First, as previously noted, there was no known Roman census prior to Herod's death. In short, there is no known way that the holy family could have traveled to Bethlehem for Quirinius' census and yet still have had to flee to Egypt to escape Herod. Per the historical record, Herod's death and Quirinius' census are almost a full decade apart!
Second, accepting either hypothesis above requires us to ignore Matthew's explanation as to how they “came to reside” in Nazareth as merely superfluous, supplementary information. Rather than saying that they were diverted to Nazareth to escape Herod's son so that scripture might be fulfilled, Matthew need only to have said that they returned from Egypt to Nazareth because...well...that was their hometown! Which is easier, to explain their locating to Nazareth because of Herod's son or because that's simply where they originated from anyway?
Third, it is simply inconceivable that the Holy Family could have done all of the above travel without missing a single Passover celebration in Jerusalem, as Luke assures us. Did they travel from Egypt to Jerusalem each year during their exile? If so, no one mentions it, and this seems unlikely.
Furthermore, Herod is believed to have died in March or April (around Passover time). So, even if they were in Egypt for less than a year, and even if Herod died before Passover, it is exceedingly unlikely that the family would have learned of Herod's death in time to travel the considerable distance to Jerusalem in time to attend the Passover immediately following. Plus, neither Matthew nor Luke, both of whom take pains to chronicle the family's travels, mention any such a visit on the way back from Egypt. In fact, Matthew's account would prevent it, since he specifically says that God warned Joseph in a dream not to return to Judea after their exile and instead to proceed directly to Galilee. And Luke's account would prevent it by implication, since he indicates that the family traveled from Nazareth to Jerusalem each year for Passover. Are we to believe that the Holy family traveled from Egypt to Nazareth and then back to Jerusalem, all in the limited time between Herod's spring death and the Passover?
Fourth, Joseph was warned by God in a dream to avoid Judea (Matthew 2.22) for fear of Archelaus. Matthew states that he observed the warning by going to Galilee where he "came to reside" in Nazareth (curious language if indeed he was from there originally as Luke states). Thus, Matthew makes no mention of the family's annual visits to Judea for Passover, which continued to be governed by Archelaus until 6 AD, for such travel would be inconsistent with God’s warning to avoid the area. Are we to believe that once a year Joseph chose not to heed God's warning to avoid Judea (per Matthew) and risked everything to attend the Passover there every spring (per Luke)? I suppose it's possible, but neither gospel tells us this and it seems unlikely.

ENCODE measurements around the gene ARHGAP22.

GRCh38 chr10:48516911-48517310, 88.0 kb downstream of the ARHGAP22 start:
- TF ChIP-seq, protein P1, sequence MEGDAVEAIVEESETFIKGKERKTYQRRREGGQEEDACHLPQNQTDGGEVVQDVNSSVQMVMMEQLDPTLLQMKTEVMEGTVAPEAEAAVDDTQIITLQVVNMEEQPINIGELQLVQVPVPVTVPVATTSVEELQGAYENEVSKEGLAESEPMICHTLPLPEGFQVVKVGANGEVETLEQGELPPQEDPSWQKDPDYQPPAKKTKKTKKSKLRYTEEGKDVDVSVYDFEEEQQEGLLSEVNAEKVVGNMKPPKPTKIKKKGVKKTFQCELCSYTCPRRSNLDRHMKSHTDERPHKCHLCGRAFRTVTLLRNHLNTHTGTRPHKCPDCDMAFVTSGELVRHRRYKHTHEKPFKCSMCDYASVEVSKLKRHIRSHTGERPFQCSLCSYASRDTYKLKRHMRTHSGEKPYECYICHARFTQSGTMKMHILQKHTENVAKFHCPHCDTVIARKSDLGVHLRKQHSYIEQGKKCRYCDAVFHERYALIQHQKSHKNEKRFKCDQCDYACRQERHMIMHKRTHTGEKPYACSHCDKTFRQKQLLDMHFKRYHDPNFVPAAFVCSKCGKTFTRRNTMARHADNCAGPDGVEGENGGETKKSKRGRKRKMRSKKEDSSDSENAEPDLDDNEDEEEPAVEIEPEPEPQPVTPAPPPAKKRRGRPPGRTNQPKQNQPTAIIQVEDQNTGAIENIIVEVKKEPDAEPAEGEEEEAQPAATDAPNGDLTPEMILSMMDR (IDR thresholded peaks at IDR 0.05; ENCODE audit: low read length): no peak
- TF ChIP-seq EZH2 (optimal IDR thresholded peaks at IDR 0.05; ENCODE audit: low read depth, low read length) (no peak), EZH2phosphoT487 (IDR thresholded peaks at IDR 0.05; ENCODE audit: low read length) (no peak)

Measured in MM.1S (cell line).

In short, not even the most tortured reading can fairly reconcile Matthew’s and Luke’s accounts of the events in the years immediately after Jesus’ birth. The Holy family could not have been both in Jerusalem/Nazareth and also in Egypt. Historically speaking, either Matthew or Luke is just plain wrong. Or, more likely, both of are!
Events surrounding Jesus’ Crucifixion
Most disturbingly, things don't get any better when we move on from the descriptions of Jesus' birth to those of his death.
One of the most famous “historical” events in Christian history is the Last Supper, presumably Jesus’ last meal. It is the whole basis for the sacrament of the Eucharist, or Communion. And yet, the gospel accounts of it disagree.
The Synoptics proclaim the Last Supper was the Passover meal (see, e.g., Mark 14:12-24; Matthew 26:17-28; Luke 22:7-20). However, John clearly states that the meal took place before Passover (see John 13:1; and by implication 19:14-33). The Synoptics present Jesus as giving the familiar Last Supper teaching (i.e., “this is my body” and “this is my blood”) during the supper, but curiously John’s account never mentions Jesus’ body or his blood and instead presents Jesus as washing his disciples feet and then presenting a whole host of near-Gnostic teachings not found anywhere in the other Gospels.
On the night of the Last Supper, all of the Gospels suggest that Jesus and some disciples went out to the Garden of Gethsemane on the Mount of Olives. There Mathew, Mark and Luke recount how Jesus prayed for God to spare him. Later versions of Luke include a scene where Jesus is so disturbed that he actually sweats blood, but this episode is absent from the earliest and most reliable versions of Luke, and it does not appear in any of the other three Gospels. As we have previously noted, it was a spuriously added a century or more latter to help the orthodox counter the docetic heresy.